Bell ringing at Albury


Albury has a ring of six bells, details below. We meet on Monday evening for practice between 7.30 p.m. and 9.00 p.m.

Visitors are always welcome. If you would like to learn to ring, then come and visit us and see what is involved.

Details of the bells
Bell Weight Diameter Key Inscription
Treble 5cwt 10lb 2'5" D Thomas Mears Founder London 1841
Two 5cwt 1qtr 4lb 2'6" C William Eldridge made mee, 1695
Three 6cwt 3qtr 22lb 2'9" B flat William Eldridge made mee, 1695
Four 8cwt 1qtr 2lb 2'11" A William Eldridge made mee, 1695
This peal of six bells was recast in the year of Our Lord 1935
Philip Gray Rector C F Lloyd W Dyson
Fear God and Honour the King
Five 10cwt 2qtr 27lb 3'3" G Thomas Mears Founder London 1841
Tenor 16cwt 10lb 3'8" F T.H. and W.C., William Eldridge made mee, 1695

Notes on the Albury bells

by Philip Gray, Rector of Albury 1935
The peal consists of six bells. The five larger bells were removed from the Old Parish Church in Albury Park in 1841. They were rehung in the original oak frame which was also removed from the Old Church, and fitted into the tower of the present church. No. 5 bell was then recast, and a new treble bell was cast by Thomas Mears, London, in the same year, i.e. 1841.

Bells 2, 3, 4, and the Tenor were cast by William Eldridge. Bells 2, 3, 4, bear the inscription "William Eldridge made mee, 1695." 6 carries this inscription "T.H. and W.C., William Eldridge made mee, 1695."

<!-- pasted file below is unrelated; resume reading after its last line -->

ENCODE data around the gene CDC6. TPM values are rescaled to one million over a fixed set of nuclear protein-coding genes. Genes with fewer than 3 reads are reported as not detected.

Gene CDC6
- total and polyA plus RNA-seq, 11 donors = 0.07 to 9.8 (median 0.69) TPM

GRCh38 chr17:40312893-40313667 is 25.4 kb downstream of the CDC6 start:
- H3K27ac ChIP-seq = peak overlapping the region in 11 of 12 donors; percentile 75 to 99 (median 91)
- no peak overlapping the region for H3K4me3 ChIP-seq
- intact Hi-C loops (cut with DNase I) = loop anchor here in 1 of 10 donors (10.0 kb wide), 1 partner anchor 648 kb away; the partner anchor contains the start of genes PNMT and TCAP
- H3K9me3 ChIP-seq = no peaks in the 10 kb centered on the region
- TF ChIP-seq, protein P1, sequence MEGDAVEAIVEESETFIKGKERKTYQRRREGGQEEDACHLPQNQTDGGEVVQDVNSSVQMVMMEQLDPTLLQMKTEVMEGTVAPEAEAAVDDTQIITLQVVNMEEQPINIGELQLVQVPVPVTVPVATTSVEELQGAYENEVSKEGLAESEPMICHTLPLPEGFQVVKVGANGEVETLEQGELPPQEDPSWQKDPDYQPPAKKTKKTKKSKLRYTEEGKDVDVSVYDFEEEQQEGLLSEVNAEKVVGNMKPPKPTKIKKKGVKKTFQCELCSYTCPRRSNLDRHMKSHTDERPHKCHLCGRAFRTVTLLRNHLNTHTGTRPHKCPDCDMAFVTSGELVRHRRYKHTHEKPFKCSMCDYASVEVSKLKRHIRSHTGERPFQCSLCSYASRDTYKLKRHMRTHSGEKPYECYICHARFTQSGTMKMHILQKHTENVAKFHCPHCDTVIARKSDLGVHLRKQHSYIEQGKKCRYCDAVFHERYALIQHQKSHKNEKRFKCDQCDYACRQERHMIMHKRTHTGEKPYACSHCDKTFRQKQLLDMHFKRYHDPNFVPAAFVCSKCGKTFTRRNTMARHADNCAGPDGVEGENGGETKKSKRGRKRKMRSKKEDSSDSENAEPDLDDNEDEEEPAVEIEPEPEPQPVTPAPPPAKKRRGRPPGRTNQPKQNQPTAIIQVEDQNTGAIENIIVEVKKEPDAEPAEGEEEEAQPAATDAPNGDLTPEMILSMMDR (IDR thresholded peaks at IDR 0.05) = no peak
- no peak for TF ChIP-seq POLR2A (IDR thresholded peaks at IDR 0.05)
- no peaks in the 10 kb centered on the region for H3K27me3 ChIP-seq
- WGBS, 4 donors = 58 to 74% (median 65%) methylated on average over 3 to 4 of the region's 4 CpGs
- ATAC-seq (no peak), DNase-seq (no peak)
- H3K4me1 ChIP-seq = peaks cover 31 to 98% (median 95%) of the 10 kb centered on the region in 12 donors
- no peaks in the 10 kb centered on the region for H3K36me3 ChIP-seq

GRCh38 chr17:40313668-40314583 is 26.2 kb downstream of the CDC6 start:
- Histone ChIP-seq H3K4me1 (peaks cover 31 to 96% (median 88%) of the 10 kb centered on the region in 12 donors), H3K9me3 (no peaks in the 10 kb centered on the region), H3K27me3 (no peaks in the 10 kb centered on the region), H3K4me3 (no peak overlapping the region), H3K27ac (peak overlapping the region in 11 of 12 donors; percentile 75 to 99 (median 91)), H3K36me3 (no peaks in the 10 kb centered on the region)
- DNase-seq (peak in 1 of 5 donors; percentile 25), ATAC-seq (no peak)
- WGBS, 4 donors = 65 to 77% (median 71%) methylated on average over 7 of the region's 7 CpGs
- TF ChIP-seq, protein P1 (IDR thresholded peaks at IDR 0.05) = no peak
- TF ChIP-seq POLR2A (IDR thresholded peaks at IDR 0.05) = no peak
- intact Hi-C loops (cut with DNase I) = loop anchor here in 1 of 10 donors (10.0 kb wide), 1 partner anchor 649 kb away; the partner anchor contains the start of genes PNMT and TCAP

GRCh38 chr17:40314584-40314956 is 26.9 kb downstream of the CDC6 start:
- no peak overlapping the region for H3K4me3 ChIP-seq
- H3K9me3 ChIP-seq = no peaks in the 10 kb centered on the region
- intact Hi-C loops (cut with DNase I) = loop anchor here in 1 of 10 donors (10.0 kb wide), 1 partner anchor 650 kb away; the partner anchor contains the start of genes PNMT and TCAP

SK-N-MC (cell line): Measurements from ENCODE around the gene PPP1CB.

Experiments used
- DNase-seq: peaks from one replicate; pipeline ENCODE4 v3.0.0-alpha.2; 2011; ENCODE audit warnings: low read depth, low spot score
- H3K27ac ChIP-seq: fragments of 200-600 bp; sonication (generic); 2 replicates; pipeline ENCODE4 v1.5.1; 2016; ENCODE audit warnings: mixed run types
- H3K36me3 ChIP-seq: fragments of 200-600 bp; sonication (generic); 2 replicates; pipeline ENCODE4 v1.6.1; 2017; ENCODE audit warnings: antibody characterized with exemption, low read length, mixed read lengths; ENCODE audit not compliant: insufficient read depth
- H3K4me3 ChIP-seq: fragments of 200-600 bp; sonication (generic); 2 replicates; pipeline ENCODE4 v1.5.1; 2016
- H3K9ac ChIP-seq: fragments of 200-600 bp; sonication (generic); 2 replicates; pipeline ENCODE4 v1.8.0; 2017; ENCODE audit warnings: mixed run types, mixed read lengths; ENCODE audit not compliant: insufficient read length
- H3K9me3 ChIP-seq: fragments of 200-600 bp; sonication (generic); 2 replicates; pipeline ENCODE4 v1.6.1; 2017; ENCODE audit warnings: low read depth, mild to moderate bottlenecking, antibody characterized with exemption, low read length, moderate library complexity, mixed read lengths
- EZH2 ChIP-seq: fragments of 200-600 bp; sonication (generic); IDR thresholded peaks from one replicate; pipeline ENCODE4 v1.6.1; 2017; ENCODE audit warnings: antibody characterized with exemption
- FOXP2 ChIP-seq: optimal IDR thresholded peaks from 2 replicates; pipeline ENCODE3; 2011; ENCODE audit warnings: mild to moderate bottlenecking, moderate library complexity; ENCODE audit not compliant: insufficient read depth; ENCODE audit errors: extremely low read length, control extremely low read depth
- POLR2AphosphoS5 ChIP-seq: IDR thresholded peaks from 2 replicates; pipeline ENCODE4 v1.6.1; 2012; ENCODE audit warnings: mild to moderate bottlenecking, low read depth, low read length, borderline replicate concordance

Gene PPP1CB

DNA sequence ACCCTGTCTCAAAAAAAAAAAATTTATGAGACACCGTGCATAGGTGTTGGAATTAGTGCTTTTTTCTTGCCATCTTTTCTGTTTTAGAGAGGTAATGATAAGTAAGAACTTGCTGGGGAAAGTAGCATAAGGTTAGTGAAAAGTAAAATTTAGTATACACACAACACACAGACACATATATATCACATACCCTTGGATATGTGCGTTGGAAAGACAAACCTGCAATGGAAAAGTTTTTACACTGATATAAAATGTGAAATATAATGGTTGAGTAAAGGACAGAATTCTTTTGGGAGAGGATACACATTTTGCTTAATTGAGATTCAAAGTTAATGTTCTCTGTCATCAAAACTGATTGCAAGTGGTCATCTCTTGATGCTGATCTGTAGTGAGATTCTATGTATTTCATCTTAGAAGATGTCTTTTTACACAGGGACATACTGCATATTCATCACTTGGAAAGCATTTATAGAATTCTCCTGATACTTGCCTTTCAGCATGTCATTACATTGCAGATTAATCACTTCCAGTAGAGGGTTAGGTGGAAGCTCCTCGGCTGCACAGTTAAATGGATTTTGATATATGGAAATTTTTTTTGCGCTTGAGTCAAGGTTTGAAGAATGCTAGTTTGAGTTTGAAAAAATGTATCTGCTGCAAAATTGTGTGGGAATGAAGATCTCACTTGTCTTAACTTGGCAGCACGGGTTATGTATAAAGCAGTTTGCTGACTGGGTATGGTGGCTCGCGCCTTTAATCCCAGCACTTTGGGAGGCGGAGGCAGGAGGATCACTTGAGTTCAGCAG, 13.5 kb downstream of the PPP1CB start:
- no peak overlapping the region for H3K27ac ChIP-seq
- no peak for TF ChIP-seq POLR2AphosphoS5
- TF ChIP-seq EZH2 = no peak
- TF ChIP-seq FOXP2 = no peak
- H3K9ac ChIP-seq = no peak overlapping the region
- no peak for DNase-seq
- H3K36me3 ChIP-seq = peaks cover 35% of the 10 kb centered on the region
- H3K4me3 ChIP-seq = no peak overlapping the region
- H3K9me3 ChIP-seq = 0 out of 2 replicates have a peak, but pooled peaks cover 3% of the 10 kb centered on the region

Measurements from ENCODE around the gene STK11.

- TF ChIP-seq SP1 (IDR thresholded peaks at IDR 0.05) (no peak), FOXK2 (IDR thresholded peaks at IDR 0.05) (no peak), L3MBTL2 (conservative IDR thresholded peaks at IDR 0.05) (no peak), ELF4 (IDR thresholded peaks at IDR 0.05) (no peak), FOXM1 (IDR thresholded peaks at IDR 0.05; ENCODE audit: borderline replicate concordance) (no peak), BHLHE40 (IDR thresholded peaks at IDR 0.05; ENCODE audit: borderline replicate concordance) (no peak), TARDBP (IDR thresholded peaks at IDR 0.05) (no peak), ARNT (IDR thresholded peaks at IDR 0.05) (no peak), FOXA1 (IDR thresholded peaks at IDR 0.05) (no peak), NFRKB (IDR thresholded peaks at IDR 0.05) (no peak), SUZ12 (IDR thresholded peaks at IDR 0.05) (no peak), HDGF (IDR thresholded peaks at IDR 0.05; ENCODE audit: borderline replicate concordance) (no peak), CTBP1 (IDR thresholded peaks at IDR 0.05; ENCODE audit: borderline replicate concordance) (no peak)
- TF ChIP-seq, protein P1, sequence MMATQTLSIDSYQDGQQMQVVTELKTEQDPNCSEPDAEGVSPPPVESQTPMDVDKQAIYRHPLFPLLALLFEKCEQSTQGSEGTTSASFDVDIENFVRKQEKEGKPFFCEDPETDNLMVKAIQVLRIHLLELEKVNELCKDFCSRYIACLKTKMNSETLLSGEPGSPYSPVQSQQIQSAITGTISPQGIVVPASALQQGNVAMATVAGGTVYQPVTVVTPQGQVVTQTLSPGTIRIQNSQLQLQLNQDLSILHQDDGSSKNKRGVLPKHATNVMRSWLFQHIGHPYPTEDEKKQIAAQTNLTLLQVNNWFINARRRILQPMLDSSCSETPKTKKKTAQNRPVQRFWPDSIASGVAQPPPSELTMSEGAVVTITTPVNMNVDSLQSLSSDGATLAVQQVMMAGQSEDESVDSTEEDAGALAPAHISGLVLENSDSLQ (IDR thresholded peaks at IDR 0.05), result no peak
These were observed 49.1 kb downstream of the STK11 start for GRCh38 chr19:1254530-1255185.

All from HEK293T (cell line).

The oak bell frame was never a good fit in the new tower, and in recent years, when the bells were rung, the vibration set up became a menace to the fabric of the tower. The head stocks and fittings of the bells were decayed and rusted, and the bells became practically unringable, and thoroughly unsafe. Three of the bells were also cracked. The bells are now hung with the most up-to-date fittings, including totally enclosed ball-bearings, which only require lubrication once in every twelve years. The oak framework has been replaced by a strong and massive cast-iron framework, carried on a foundation consisting of two sets of heavy rolled steel girders, the whole structure being thoroughly braced and tied together.

The weight of the tenor bell is approximately 15 cwt. 1qr. and the peal is in the key of F natural.

The clock and chimes

In addition to the actual work on the bells and the bell frame, the clock chime barrel has been re-pivoted, two new clock hammers have been added, and the clock now strikes the Cambridge chimes.

The whole of the bell-work has been carried out by Messrs. John Taylor and Co., Loughborough, for the sum of £420. A further sum of £30 was required for the alterations to the clock chimes, and the re-decorating of the ringing room, and the Faculty, making in all a total of £450.

In a letter addressed to the Rector of Albury, Messrs. John Taylor and Co. say "We consider the tenor bell is one of the finest we have turned out for its weight."

Fundraising

The raising of so large a sum is a heavy undertaking, but the Parish has responded spendidly to the very generous lead which was given by Mr. R. Malthus and his family, and Mr. C. F. Lloyd,and the result is a very beautiful peal of bells, now hung in the tower of Albury Church, dedicated this 23rd day of March, 1935, to the Glory of God, in the Jubilee Year of His Majesty King George V., which is hoped will serve not only the present generation, but many generations still to come.